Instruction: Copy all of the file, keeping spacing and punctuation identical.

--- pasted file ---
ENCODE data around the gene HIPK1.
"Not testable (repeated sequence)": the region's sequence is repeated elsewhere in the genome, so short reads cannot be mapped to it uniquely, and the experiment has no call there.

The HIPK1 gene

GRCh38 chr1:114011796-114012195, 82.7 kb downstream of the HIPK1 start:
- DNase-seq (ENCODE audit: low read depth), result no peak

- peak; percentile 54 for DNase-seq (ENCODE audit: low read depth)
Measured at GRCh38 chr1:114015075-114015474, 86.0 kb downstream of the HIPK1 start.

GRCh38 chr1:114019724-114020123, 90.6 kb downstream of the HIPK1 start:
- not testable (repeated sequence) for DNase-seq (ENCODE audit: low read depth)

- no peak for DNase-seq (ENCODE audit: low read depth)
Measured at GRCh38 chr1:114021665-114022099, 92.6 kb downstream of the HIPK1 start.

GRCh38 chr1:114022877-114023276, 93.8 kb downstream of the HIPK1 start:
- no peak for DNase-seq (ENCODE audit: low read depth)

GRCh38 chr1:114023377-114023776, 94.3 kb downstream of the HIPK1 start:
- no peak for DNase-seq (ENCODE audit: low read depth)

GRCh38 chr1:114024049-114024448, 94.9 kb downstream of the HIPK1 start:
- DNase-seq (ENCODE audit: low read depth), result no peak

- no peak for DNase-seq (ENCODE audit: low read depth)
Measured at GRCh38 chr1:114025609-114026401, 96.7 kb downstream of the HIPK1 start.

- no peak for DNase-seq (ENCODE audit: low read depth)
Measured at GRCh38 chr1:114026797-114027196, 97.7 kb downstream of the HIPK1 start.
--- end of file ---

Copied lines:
ENCODE data around the gene HIPK1.
"Not testable (repeated sequence)": the region's sequence is repeated elsewhere in the genome, so short reads cannot be mapped to it uniquely, and the experiment has no call there.

The HIPK1 gene

GRCh38 chr1:114011796-114012195, 82.7 kb downstream of the HIPK1 start:
- DNase-seq (ENCODE audit: low read depth), result no peak

- peak; percentile 54 for DNase-seq (ENCODE audit: low read depth)
Measured at GRCh38 chr1:114015075-114015474, 86.0 kb downstream of the HIPK1 start.

GRCh38 chr1:114019724-114020123, 90.6 kb downstream of the HIPK1 start:
- not testable (repeated sequence) for DNase-seq (ENCODE audit: low read depth)

- no peak for DNase-seq (ENCODE audit: low read depth)
Measured at GRCh38 chr1:114021665-114022099, 92.6 kb downstream of the HIPK1 start.

GRCh38 chr1:114022877-114023276, 93.8 kb downstream of the HIPK1 start:
- no peak for DNase-seq (ENCODE audit: low read depth)

GRCh38 chr1:114023377-114023776, 94.3 kb downstream of the HIPK1 start:
- no peak for DNase-seq (ENCODE audit: low read depth)

GRCh38 chr1:114024049-114024448, 94.9 kb downstream of the HIPK1 start:
- DNase-seq (ENCODE audit: low read depth), result no peak

- no peak for DNase-seq (ENCODE audit: low read depth)
Measured at GRCh38 chr1:114025609-114026401, 96.7 kb downstream of the HIPK1 start.

- no peak for DNase-seq (ENCODE audit: low read depth)
Measured at GRCh38 chr1:114026797-114027196, 97.7 kb downstream of the HIPK1 start.